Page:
YALE (US)—The world’s oceans are absorbing less carbon dioxide, which could mean an acceleration in the pace of climate change, according to a new study.
Jeffrey Park, professor of geology and geophysics at Yale University and director of the Yale Institute for Biospheric Studies, pooled data taken over the past 50 years and found that oceans are currently absorbing more than 40 percent of the carbon dioxide emitted by human activity.
Using data collected from atmospheric observing stations in Hawaii, Alaska, and Antarctica, Park studied the relationship between fluctuations in global temperatures and the global abundance of atmospheric CO2 on interannual (one to 10 years) time scales.
He found that the lag between interannual temperature change and the resulting change in CO2 levels had increased to 15 months, from the five-month lag a similar study showed 20 years ago. The study appears in the November 25 issue of Geophysical Research Letters.
“No one had updated the analysis from 20 years ago,” Park says. “I expected to find some change in the lag time, but the shift was surprisingly large. This is a big change.”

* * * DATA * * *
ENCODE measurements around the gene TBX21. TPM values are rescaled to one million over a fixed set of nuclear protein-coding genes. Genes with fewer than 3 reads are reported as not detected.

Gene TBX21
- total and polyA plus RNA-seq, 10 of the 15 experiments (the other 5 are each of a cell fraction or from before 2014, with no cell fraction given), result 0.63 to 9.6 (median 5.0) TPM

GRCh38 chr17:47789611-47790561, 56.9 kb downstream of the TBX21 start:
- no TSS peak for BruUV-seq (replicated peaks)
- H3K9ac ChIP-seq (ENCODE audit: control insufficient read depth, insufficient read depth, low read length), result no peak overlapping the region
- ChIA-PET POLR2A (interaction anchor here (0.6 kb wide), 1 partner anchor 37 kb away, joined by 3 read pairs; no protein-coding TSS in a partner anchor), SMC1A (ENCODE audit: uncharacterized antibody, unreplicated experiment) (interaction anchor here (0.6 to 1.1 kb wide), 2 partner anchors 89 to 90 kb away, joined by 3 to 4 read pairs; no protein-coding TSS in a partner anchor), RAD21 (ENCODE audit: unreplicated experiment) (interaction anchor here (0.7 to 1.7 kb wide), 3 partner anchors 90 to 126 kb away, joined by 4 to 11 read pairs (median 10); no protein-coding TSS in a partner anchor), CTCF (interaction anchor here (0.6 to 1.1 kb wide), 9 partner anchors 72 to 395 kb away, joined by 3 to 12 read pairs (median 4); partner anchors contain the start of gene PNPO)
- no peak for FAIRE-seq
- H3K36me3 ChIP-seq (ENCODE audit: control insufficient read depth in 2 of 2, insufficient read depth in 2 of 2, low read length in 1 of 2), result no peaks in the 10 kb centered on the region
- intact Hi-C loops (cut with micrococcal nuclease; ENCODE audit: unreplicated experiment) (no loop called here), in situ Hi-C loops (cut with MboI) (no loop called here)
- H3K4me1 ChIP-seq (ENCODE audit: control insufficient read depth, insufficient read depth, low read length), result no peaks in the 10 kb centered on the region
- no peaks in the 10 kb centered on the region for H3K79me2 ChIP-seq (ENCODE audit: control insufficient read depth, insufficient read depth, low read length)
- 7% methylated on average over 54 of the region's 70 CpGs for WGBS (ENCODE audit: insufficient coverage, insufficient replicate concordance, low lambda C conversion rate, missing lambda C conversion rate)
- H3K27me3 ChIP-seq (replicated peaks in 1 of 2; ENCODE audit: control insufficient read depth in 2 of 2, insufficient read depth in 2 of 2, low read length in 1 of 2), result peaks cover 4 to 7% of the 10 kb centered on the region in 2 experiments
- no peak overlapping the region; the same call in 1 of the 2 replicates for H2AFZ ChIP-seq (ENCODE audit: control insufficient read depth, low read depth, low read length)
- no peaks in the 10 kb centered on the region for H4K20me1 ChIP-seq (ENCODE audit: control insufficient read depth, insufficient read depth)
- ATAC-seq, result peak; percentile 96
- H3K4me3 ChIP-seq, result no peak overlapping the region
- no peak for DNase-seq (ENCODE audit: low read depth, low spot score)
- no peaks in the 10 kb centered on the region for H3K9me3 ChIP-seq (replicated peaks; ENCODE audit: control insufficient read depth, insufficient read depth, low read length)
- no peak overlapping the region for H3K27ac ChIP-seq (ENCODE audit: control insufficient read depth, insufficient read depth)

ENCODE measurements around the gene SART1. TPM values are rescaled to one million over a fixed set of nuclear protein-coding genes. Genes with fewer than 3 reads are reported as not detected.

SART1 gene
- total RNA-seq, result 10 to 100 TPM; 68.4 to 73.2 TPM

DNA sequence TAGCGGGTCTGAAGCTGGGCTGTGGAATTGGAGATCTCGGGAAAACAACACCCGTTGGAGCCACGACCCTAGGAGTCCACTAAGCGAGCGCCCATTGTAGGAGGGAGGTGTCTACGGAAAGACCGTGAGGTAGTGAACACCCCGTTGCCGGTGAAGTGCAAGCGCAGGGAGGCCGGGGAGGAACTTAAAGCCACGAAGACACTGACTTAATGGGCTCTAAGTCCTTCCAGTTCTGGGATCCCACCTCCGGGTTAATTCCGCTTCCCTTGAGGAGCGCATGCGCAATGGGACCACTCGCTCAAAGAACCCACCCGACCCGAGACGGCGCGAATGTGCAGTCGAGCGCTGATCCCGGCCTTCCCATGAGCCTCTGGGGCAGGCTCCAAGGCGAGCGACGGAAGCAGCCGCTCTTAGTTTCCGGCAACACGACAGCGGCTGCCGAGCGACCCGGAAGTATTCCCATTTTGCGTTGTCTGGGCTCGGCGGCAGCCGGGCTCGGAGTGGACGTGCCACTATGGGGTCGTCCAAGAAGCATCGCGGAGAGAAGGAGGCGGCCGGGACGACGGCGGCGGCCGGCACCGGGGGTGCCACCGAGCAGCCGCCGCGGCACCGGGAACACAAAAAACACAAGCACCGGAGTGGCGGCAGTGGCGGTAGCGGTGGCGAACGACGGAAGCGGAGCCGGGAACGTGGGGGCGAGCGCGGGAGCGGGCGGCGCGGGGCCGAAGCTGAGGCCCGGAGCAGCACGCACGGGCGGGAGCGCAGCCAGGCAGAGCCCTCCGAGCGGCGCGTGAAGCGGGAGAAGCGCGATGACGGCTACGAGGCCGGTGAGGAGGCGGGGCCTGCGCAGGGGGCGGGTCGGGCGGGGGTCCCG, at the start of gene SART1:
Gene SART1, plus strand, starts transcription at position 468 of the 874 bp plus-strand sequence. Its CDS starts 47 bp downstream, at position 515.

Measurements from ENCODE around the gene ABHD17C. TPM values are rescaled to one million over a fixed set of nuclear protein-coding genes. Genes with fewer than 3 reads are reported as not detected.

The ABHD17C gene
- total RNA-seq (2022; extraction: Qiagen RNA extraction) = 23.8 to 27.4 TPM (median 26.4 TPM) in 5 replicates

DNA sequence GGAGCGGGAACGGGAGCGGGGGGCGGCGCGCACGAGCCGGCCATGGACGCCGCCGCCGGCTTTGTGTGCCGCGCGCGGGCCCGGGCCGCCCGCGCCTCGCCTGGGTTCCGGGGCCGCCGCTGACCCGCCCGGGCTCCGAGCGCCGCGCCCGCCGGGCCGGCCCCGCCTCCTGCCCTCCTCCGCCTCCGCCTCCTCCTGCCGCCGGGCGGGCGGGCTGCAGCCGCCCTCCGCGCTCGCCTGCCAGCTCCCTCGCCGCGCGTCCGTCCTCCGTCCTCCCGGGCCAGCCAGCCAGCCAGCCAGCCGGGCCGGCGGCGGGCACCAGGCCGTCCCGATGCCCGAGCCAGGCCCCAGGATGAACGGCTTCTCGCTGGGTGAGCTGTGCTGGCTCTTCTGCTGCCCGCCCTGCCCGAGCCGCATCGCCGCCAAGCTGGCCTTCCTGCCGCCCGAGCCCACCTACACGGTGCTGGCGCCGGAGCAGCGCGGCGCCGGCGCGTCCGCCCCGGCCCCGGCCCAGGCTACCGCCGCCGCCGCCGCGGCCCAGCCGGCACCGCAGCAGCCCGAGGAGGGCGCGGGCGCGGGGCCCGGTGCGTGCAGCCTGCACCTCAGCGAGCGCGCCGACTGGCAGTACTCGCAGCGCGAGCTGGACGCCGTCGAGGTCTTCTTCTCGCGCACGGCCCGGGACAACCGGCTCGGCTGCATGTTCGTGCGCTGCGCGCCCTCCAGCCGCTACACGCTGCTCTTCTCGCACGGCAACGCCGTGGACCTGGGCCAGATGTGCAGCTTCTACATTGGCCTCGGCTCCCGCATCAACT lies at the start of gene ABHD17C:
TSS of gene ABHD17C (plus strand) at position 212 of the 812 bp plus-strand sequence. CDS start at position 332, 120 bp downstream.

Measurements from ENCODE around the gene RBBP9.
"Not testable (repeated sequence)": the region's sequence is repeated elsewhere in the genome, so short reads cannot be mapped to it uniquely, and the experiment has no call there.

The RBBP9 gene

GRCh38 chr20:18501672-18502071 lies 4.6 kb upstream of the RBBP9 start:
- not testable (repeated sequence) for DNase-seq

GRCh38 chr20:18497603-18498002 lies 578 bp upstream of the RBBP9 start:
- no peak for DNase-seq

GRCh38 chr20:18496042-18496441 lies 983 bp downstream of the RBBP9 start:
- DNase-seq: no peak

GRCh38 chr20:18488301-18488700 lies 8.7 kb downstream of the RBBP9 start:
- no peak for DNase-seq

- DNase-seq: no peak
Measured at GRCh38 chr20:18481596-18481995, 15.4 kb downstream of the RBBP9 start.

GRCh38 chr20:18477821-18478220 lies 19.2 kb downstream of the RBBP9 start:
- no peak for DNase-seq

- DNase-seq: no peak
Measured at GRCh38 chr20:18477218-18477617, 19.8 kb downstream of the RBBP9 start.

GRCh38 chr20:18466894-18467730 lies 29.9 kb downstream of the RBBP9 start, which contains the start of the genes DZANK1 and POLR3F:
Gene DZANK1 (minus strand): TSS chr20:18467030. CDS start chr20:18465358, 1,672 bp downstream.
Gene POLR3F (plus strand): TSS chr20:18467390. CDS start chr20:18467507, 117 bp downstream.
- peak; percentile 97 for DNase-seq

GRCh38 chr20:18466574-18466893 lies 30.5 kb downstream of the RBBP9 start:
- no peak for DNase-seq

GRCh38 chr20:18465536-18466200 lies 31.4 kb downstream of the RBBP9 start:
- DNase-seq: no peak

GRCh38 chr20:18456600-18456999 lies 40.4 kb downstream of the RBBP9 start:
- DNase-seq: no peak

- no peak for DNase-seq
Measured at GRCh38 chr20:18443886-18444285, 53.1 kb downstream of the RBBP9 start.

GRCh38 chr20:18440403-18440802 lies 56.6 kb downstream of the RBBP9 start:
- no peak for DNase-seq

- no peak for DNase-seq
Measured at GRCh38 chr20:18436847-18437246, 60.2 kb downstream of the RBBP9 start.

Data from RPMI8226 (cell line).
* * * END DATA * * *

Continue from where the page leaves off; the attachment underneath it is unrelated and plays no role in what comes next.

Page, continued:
With a longer lag time, atmospheric CO2 can no longer adjust fully to cyclical temperature fluctuations before the next cycle begins, suggesting that the oceans have lost some of their ability to absorb CO2 from the atmosphere.
Weaker CO2 absorption could be caused by a change in ocean circulation or just an overall increase in the surface temperature.
“Think of the oceans like soda,” Park explains. “Warm cola holds less fizz. The same thing happens as the oceans warm up.”
Increases in CO2 levels have tended to precede increases in temperature over the past century, with the human influence on climate accumulating over many decades of burning fossil fuels and clearing forests. However, this relationship is reversed on interannual time scales, with multiyear temperature cycles leading multiyear cycles in CO2 levels.
Park found particularly strong correlations between sea-surface temperatures and CO2 levels in tropical ocean areas. Conversely, in places with a lot of trees and other biomass to soak up much of the atmospheric CO2, there was little or no correlation between temperature and CO2 on interannual time scales.
In those places, such as the vast forests of North America and Eurasia, a large annual CO2 cycle synchronizes with the seasonal growth and decay of plants.
“Researchers have used climate models that suggest the oceans have been absorbing less CO2, but this is the first study to quantify the change directly using observations,” Park says.
“It strengthens the projection that the oceans will not absorb as much of our future CO2 emissions, and that the pace of future climate change will quicken.”
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